Thursday, October 22, 2009
Good week for encounters with lady bugs… the Multicolored Asian Lady Beetle, Harmonia axyridis , to be exact. On Tuesday, I noticed them as they flew to my arms near a sunny orchard. On Wednesday, the local TV station called to get the story on “swarming” lady beetles invading homes. Sure enough, a Perkasie home had thousands of beetles on the sunny south side of the house. Warm days, following cool nights, (light frost in Perkasie Monday)seems to inspire them to seek overwintering quarters.
Most of us are familiar with the native, red beetle with black spots that probably inspired that children’s ditty. I can’t locate the literary reference. (Help someone!). Almost everyone looks fondly on the red lady bug and gardeners know that they are beneficial in the garden. They eat aphids and other destructive insects.
But the bug of the week is a relatively recent introduction. Literally. The multi-colored Asian Lady Beetle was purposely introduced to the USA as a beneficial insect, designed to apply some biological pressure to destructive, introduced pests. In Pennsylvania, introductions were made in the 1970s and 80’s. They’re good bugs…. tell that to folks who have thousands in their homes.
I feel bad for entomophobic (insect fearing) people. There are so many insects in the world. More than a million species. Books say that there are more species of insects than all other animal species, combined. Most of them are pretty and interesting. A few are not appreciated by people because they destroy crops, sting or carry disease. A few are appreciated for their beauty (butterflies) or utility (honey bees). But insects are just “bugs” to most people and for some reason are not loved. All have a role to play in the grand scheme of things, I suppose. So give a bug a break. Play a game of finding their names and then see what they are all about. (How about it, Amy?) You might be pleasantly surprised.
So, back to the bug of the week. Good bug… eats aphids and scale insects that harm plants. Bad bug,… gets in the house because it is seeking overwintering quarters in you warm home. In their native habitat (Asia) they use warm cliff faces as overwintering quarters. The sunny south side of our houses must seem similar.
The good news is that they are not harmful to people (minor exceptions) or our structures; they do not reproduce inside our homes. Seal up cracks and crevices to prevent their entry, just as you would do to prevent invasions of Brown Marmorated Stink Bugs or Box Elder Bugs. Insecticides are not usually effective. Once inside, a vacuum cleaner, fitted with a stocking to collect them works well. Some folks are so bug loving they save them and release them next spring. See this for details. Now that’s loving a bug!
Thanks to Iowa State University for the bug pic. There are loads of articles on this insect if you want to search the web. Stick to .edu sites for the best info.
Friday, October 9, 2009
This week I joined the Philadelphia Branch of the Professional Grounds Management Society (PGMS) for a visit to Morris Arboretum. PGMS is the professional home for the people who manage grounds at schools, universities, public and private gardens, municipal parks and other such places. Did you ever stop to wonder who was making those places look so nice? Visiting interesting sites is part of the professional development this group enjoys and twenty-five of us took part in the visit to Morris. Past PGMS National President and pal Kevin O’Donnell, Superintendent of Grounds at Villanova University, arranged this event.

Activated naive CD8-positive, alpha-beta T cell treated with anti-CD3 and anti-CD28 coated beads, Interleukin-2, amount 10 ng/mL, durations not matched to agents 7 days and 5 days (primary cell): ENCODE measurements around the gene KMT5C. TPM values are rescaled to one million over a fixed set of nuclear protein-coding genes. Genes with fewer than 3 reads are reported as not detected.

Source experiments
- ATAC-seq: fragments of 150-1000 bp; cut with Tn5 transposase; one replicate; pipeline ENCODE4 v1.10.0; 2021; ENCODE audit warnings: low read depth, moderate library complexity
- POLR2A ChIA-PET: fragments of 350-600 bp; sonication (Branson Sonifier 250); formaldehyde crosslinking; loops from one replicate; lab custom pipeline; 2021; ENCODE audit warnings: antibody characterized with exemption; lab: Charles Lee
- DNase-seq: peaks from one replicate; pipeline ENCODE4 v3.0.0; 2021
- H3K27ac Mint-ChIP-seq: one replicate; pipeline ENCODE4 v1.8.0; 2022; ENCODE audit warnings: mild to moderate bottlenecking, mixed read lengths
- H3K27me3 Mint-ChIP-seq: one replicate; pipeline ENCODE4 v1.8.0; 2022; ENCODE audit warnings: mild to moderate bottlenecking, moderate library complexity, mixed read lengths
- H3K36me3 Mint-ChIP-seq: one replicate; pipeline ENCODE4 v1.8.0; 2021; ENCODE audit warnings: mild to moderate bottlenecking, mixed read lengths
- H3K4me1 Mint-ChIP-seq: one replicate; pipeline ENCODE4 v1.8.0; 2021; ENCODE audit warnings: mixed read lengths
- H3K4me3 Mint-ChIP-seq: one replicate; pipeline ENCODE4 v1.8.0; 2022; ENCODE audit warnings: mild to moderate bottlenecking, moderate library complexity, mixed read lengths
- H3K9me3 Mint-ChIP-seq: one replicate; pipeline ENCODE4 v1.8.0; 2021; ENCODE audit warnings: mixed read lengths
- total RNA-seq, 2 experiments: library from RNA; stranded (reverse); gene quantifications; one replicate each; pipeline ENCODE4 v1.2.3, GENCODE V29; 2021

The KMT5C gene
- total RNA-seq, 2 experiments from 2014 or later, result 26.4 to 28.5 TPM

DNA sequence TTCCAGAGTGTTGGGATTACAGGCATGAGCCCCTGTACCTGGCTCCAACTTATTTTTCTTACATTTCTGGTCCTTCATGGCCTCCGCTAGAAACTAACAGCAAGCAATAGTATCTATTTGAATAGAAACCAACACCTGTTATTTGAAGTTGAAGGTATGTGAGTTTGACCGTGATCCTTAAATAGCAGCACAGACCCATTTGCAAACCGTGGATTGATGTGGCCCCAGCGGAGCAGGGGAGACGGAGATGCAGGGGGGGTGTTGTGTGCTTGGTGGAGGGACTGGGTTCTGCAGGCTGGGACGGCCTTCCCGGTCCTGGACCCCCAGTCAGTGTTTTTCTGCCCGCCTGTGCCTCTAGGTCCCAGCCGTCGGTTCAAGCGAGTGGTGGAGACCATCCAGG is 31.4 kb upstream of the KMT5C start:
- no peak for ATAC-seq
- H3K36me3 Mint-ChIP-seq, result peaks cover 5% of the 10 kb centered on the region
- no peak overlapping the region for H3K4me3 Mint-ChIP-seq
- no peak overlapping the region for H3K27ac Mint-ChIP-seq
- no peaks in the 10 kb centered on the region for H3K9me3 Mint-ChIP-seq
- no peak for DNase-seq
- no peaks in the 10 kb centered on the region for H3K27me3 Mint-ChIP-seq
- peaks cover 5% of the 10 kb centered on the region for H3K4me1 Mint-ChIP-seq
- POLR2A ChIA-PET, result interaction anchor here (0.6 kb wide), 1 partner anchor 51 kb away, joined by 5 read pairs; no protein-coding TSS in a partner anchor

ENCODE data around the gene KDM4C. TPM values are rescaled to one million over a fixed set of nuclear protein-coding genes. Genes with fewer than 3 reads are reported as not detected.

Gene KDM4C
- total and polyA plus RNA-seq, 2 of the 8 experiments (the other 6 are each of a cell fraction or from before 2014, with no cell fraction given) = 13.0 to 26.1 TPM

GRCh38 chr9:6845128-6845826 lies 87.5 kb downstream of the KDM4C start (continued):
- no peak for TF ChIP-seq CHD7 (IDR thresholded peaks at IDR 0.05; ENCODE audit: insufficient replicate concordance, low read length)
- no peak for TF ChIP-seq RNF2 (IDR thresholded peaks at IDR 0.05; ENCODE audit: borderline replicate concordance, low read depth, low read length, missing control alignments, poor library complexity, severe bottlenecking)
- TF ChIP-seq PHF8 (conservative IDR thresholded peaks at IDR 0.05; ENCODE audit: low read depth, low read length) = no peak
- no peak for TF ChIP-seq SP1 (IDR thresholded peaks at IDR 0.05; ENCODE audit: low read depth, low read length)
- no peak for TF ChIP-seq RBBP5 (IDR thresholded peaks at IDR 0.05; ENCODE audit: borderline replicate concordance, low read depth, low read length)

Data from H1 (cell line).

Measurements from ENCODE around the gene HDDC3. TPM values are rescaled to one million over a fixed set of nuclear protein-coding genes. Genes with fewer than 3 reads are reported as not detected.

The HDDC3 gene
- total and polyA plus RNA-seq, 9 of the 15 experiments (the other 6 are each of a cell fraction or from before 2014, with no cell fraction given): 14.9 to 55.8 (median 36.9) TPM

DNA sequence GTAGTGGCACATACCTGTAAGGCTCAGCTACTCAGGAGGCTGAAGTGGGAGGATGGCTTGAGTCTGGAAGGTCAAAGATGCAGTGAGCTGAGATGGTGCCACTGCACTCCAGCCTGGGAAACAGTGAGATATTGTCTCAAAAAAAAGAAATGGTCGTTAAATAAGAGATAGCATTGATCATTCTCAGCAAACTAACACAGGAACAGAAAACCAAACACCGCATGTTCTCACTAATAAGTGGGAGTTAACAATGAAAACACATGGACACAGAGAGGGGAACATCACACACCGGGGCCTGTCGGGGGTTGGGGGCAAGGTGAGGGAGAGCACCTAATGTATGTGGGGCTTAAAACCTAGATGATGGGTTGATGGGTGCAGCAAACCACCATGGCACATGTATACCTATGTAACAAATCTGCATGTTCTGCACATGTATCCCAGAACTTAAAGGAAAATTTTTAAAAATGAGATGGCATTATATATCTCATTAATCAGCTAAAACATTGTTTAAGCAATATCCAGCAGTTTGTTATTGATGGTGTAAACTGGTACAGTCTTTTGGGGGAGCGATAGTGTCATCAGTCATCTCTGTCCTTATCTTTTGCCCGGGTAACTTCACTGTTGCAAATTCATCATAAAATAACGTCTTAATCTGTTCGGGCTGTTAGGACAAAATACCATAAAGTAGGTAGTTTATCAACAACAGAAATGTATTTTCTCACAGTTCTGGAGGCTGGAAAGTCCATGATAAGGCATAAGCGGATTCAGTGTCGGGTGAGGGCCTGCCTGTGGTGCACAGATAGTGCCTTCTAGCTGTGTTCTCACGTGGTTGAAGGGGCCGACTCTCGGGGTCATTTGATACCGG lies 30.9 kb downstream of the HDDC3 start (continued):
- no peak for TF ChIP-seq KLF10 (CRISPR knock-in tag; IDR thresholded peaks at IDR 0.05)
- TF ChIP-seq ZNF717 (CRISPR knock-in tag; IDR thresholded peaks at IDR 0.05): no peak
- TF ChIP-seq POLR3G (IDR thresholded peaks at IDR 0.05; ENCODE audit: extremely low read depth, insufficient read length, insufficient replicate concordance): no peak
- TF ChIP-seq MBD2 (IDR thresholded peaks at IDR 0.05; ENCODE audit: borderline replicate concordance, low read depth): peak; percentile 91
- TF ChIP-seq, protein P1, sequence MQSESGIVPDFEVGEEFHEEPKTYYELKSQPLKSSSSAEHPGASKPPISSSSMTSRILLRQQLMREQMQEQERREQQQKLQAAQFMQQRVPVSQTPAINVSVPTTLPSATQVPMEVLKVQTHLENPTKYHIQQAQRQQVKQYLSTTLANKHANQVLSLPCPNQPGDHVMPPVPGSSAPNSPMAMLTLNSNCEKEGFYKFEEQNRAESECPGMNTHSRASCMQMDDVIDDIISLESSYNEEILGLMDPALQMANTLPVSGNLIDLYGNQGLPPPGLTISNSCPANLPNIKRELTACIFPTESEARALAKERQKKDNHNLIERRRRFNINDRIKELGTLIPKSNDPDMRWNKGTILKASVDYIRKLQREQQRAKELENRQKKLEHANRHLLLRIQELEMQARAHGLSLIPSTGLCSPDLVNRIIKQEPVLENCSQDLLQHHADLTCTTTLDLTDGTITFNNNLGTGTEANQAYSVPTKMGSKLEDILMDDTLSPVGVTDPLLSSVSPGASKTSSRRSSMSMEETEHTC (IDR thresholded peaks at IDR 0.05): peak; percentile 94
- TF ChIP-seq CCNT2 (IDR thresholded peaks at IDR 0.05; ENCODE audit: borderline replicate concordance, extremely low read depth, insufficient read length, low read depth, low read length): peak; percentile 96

We had a real treat when Jan McFarland, Education Director at Morris and her colleagues gave us a behind the scenes tour. Morris Arboretum is associated with the University of Pennsylvania and is the official arboretum of the Commonwealth of Pennsylvania. After learning about the educational programs that Morris offers to professional horticulturists and the public we took off to the tree tops. Perhaps you’ve heard about “Out on Limb”, the unique feature at Morris Arboretum where visitors can scramble around like a squirrel in at tree-top height, securely of course. Indeed, a whole new way of looking at trees.
Jason Lubar, Director of Urban Forestry, lead the group I was in. Jason took us to a fantastic grove of Dawn Redwoods, (Metasequoia glyptostroboides… why is it that I can spell this but not squirel?) which appear to be ancient. Tree people know that this species was not known in the western world until the 1940’s so these trees are actually only about 60 years old. Hard to believe, but true. These trees are some of the first to be planted outside of China, its recent, native habitat. References say it was on our continent 15 million years ago and has been on earth for more than 100 million years.
Morris Arboretum is renowned for introducing interesting new plants to the West. We also stood beneath one of the largest Katsuratrees (Cercidiphyllum japonicum, native to Japan and China) I’ve ever seen and took in the unique fragrance of its fall foliage. Believe it or not, most folks agree it smells like cotton candy!
One thing that makes an arboretum different from a walk in the woods is that the plants are labeled… a great thing if you want to learn plant names. At Morris, the origin and age of plants is also displayed. There are more than 13,000 labeled plants in all so you may need more than one visit to take it all in. Fortunately, members of the Arboretum have unlimited admission year round. Membership also provides reciprocal admission to more than 200 gardens nationwide and invitation to special events. I think I heard Jason say they had a beer tasting recently. Hmmm. I know that I only scratched the surface of this wonderful horticultural gem. I’ll be back.
Morris Arboretum is located in the farthest northwest territory of Philadelphia County and is open seven days a week. Check it out!